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Box - Studio 1

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Artist: Box

Album: Studio 1

Label: Rune Grammofon

Review date: Feb. 8, 2008

On the surface, one might be easily fooled by the proletarian packaging, anonymous band moniker, and unassuming track names (everything’s “Untitled” and numbered). But the particulars of Box are much more distinctive, even brash when the music heats up. The lineup is guitarist Raoul Björkenheim (who made big splashes in Edward Vesala’s Sound and Fury and in his own Scorch Trio, here also heard on viola da gamba), bassist Trevor Dunn (Zorn, Bungle, Fantomas, you know the rest), Supersilent’s Ståle Storløkken (keyboards and electronics), and Morgan Ågren (drums).

They’re heavy hitters, cramming together a bevy of influences – ranging from electric Miles to Naked City to Supersilent – in this tight, 42-minute disc. The record was initially commissioned as a film score, and brought the players into the studio for a couple days of improv, and with no pre-production. And the results are generally pretty fun. The disc opens with some echo chamber noise, like the sound of old school video games played in Bill Dixon’s cryptosphere. Some cosmic Björkenheim guitar freakery with Storløkken opens up a rotund groove fueled by Ågren (whose playing is poised halfway between Paal Nilssen-Love and Martin Brandlmayr) and a booming Dunn. They generate a lot of light and heat in music that’s often busy and filled with verve, but a touch indistinct. Björkenheim is always exciting, but I’m not sure I entirely care for the way he processes his guitar here (since it takes away from his very distinct attack and loses the warmth of tone that previously identified him), and sometimes he worries his ideas a bit too much (as with a long passage of finger-tapping on the opener).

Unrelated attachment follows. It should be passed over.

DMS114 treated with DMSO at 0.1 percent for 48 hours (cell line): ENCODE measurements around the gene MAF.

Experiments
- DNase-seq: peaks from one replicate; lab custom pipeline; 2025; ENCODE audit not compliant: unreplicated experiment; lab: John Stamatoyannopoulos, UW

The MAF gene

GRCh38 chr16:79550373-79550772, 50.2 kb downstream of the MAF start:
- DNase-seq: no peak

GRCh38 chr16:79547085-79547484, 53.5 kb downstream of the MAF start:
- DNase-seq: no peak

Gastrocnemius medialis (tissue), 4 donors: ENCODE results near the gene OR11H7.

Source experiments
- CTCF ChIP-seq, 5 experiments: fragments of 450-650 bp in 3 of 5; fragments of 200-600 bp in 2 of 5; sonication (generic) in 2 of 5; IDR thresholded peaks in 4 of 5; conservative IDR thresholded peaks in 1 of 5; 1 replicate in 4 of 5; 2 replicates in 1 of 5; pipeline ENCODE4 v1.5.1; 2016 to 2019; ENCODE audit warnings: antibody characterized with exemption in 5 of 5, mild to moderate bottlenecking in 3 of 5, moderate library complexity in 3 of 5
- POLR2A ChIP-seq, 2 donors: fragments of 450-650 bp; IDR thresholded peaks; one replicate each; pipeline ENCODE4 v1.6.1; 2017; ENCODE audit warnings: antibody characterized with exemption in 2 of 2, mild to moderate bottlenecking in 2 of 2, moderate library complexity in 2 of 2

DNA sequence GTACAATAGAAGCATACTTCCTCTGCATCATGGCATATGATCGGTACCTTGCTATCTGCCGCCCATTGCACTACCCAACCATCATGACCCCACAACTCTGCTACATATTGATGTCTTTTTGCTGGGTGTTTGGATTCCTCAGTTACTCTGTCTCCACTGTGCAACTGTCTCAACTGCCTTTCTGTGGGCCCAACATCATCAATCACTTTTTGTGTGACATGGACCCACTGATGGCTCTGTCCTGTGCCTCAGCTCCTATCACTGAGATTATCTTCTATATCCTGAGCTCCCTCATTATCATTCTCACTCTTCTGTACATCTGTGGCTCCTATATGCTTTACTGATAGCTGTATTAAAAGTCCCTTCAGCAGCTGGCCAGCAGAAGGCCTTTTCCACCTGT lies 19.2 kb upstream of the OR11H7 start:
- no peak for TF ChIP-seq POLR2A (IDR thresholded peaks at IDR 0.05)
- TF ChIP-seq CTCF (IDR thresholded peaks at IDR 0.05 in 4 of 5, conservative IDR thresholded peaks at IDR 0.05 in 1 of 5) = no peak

But there are lots of dynamic variations and good ideas that redeem the more formulaic hyper-jamming (which, in fairness, will probably please lots of folks). On many tracks, Box creates big caverns of sound, filling them with muted transmissions from the firmament. And there are many specific highlights too. I love the pings and fades on “Untitled 11.” There’s some occasional bowing and prepared guitar stuff, as on “Untitled 7,” where everyone gets down with some jittery clicking and tapping, teleporting all over the place. “Untitled 3” is a limber mid-tempo funk with outstanding robotic phrasing from Björkenheim and Storløkken. And while “Untitled 13” opens with fairly uninspiring blank canvas impressionism, it coils into a chugging riff that’s hard to resist. Studio 1’s not entirely top-shelf stuff, but where it works, it’s excellent fun.

By Jason Bivins

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